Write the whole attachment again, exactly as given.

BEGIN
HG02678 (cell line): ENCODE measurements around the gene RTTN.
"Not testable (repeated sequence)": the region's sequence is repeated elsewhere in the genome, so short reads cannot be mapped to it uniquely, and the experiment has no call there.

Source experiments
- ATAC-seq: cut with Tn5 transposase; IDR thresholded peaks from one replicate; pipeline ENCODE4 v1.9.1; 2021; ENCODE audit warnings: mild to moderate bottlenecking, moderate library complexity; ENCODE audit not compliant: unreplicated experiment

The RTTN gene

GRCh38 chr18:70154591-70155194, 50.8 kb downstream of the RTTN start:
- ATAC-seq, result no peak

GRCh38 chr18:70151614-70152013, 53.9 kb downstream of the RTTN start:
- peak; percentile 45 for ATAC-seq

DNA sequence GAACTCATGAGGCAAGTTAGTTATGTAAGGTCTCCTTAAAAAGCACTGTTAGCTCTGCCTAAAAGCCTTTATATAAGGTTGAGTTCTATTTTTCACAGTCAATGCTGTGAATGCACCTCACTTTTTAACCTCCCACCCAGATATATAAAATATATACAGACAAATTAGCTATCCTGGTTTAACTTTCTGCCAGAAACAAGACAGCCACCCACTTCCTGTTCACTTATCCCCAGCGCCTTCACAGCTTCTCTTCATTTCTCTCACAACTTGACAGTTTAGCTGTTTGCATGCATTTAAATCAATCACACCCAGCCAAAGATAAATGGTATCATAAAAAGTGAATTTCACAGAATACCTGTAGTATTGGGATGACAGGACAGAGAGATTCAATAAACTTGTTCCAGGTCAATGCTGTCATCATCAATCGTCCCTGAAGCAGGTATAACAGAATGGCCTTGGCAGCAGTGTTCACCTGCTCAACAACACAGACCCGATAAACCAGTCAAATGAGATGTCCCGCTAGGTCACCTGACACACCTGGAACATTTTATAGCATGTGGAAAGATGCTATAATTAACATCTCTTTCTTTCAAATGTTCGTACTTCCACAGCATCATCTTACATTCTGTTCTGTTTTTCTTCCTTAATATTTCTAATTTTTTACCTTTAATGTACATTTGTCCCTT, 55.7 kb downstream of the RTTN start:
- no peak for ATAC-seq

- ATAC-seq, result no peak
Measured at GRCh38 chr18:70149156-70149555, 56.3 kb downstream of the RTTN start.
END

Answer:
HG02678 (cell line): ENCODE measurements around the gene RTTN.
"Not testable (repeated sequence)": the region's sequence is repeated elsewhere in the genome, so short reads cannot be mapped to it uniquely, and the experiment has no call there.

Source experiments
- ATAC-seq: cut with Tn5 transposase; IDR thresholded peaks from one replicate; pipeline ENCODE4 v1.9.1; 2021; ENCODE audit warnings: mild to moderate bottlenecking, moderate library complexity; ENCODE audit not compliant: unreplicated experiment

The RTTN gene

GRCh38 chr18:70154591-70155194, 50.8 kb downstream of the RTTN start:
- ATAC-seq, result no peak

GRCh38 chr18:70151614-70152013, 53.9 kb downstream of the RTTN start:
- peak; percentile 45 for ATAC-seq

DNA sequence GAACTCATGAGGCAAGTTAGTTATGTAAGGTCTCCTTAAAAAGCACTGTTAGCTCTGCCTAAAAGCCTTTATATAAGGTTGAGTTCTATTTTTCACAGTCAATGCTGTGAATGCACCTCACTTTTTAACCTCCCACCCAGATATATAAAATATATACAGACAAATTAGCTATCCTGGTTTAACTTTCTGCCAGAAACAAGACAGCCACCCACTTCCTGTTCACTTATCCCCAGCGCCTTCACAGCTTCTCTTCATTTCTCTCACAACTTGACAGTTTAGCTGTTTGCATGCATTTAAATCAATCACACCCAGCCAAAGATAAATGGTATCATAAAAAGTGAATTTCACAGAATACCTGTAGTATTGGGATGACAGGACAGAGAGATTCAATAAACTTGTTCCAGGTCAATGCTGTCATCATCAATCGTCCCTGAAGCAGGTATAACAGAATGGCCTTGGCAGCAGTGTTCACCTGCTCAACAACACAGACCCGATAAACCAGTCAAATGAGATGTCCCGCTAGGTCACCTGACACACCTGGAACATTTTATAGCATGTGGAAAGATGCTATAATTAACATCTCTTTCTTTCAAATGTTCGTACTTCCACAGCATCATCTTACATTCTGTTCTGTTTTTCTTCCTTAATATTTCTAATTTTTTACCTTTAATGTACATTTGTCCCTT, 55.7 kb downstream of the RTTN start:
- no peak for ATAC-seq

- ATAC-seq, result no peak
Measured at GRCh38 chr18:70149156-70149555, 56.3 kb downstream of the RTTN start.